Written Answers. - Education Programmes.

Jack Wall

Question:

445 Mr. Wall asked the Minister for Social and Family Affairs the expected savings from the changes made to the back to education scheme in regard to potential applicants seeking to complete a master's degree, fourth year; the number of persons who received funding for such courses in each of the past three years; if her attention has been drawn to the major disappointment these changes have made to potential applicants; if her Department will reconsider the changes; and if she will make a statement on the matter. [10753/03]

Jim O'Keeffe

Question:

453 Mr. J. O'Keeffe asked the Minister for Social and Family Affairs if income earned from work during the summer months by college students will have an impact on the subsequent entitlements of those in receipt of the back to education scheme payments. [11047/03]

Jim O'Keeffe

Question:

454 Mr. J. O'Keeffe asked the Minister for Social and Family Affairs if college students now in benefit under the back to education scheme will be able during the summer months to apply for and obtain unemployment assistance or other social welfare benefit payable prior to entering into the scheme. [11048/03]

Jim O'Keeffe

Question:

455 Mr. J. O'Keeffe asked the Minister for Social and Family Affairs if secondary benefits available to those in receipt of payments under the back to education scheme will continue to be payable or available to them over the summer months. [11049/03]

I propose to take Questions Nos. 445 and 453 to 455, inclusive, together.

The back to education allowance scheme is a second chance educational scheme designed to assist unemployed people and other disadvantaged groups who are being held back in their search for employment by a lack of qualifications. A review of the basic purpose underlying my Department's back to education provisions was carried out recently. In the light of this and of the expenditure constraints facing us this year, the scheme has been revised.

Regarding changes in the scheme as it relates to post graduates, I am satisfied that people in possession of a third level qualification have already achieved a good level of academic attainment, which should impact positively on their employment prospects. In a time of financial constraint I want to ensure that supports are directed to those with more pressing needs. I have, however, instructed my officials to liaise with the relevant bodies to identify specific postgraduate courses, such as the Higher Diploma in Education, which add significantly to a person's employability and to which the back to education allowance should continue to apply. I expect these courses to be identified in the near future.

At present there are 639 postgraduate students participating on the back to education scheme. There were 544 in the 2001-02 academic year and 524 in 2000-01 year. It is estimated that to exclude all persons in this category from the scheme would realise savings of between €3.5 million and €4 million annually.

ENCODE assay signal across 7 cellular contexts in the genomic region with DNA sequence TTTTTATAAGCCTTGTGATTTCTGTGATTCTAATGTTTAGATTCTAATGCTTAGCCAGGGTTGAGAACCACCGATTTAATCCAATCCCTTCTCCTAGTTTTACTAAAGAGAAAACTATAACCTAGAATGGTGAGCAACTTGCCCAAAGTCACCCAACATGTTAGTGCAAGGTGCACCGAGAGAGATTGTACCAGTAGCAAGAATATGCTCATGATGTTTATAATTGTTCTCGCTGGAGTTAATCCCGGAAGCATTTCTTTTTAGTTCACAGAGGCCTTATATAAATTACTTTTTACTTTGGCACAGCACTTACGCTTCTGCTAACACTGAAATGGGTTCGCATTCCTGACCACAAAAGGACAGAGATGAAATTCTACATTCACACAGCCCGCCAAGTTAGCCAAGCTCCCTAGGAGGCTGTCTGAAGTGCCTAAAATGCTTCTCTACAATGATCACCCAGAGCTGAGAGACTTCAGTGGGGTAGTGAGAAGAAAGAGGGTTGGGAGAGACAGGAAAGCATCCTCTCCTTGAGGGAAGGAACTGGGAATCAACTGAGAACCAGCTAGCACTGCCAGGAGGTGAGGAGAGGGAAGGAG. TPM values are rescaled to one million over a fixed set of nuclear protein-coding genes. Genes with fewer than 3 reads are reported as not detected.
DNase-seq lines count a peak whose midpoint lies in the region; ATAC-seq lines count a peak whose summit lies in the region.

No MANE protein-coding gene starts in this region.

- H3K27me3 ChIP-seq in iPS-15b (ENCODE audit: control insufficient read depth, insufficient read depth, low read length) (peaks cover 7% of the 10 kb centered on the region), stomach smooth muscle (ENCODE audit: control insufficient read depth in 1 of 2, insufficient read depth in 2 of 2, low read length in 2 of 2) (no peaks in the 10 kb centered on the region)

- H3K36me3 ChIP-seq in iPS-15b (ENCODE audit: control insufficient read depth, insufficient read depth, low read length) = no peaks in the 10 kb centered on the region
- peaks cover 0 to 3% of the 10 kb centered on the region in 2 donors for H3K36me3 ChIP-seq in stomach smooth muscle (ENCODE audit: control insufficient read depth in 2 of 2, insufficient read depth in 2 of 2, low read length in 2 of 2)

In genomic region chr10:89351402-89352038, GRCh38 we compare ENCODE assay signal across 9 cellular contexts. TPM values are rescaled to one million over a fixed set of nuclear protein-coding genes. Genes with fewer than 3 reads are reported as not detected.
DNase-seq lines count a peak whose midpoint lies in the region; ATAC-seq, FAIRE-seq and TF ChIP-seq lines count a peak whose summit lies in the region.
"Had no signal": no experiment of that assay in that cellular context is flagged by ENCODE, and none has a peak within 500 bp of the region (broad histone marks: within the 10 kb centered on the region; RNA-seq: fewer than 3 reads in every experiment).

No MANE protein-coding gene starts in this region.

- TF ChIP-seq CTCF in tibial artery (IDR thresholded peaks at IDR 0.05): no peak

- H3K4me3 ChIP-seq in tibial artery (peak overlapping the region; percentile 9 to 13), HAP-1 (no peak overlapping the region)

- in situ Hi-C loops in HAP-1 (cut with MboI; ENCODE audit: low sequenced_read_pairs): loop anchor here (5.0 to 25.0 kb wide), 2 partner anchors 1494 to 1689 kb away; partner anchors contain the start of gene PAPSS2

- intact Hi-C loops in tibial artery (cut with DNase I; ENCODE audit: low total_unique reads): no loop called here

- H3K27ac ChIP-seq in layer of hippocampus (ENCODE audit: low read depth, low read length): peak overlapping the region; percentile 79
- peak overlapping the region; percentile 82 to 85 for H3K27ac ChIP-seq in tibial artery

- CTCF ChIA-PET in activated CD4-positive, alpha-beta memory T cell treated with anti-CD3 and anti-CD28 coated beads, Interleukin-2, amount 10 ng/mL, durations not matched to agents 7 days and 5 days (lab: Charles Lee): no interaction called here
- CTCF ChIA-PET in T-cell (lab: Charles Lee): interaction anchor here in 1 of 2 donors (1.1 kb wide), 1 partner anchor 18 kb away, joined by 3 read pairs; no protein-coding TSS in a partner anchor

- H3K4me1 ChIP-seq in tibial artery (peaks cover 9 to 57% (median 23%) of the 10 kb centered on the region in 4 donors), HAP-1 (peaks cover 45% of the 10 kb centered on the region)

In framing proposals to change elements of the BTEA scheme I was conscious of the need to ensure that payments were focused on those who most need training or qualifications to gain a foothold in the labour market. In line with this aim payments under the scheme for the summer period have been discontinued, as people who had been previously unemployed often find work opportunities either at home or abroad during the summer months. Under social welfare legislation a BTEA participant may be entitled to an unemployment payment for the summer term vacation, subject to satisfying all the usual conditions for receipt of an unemployment payment. All such BTEA participants must be capable of work, available for work and genuinely seeking work, in the same way as all other applicants for such payments. Furthermore, BTEA participants who are progressing to the next year of their course or who are moving on to another course will have their BTEA reinstated from the beginning of the new academic year, irrespective of whether they found work or claimed an unemployment payment during the summer.
People who sign on for an unemployment payment for the summer months may qualify for rent supplement on the same basis as other social welfare recipients. Additional income from part-time employment may affect the amount of supplement in payment. The rent supplement means test allows for a weekly income disregard of up to €50 in respect of additional income from part-time employment i.e. less than 30 hours per week. However, additional income in excess of €50 will reduce the amount of rent supplement payable. People who take up full-time employment i.e. 30 hours or more per week are excluded by legislation from receiving assistance under the terms of the SWA scheme.
I am satisfied that the new arrangements will ensure that the back to education scheme continues to provide support to those people who are most distant from the labour market and whose need is greatest.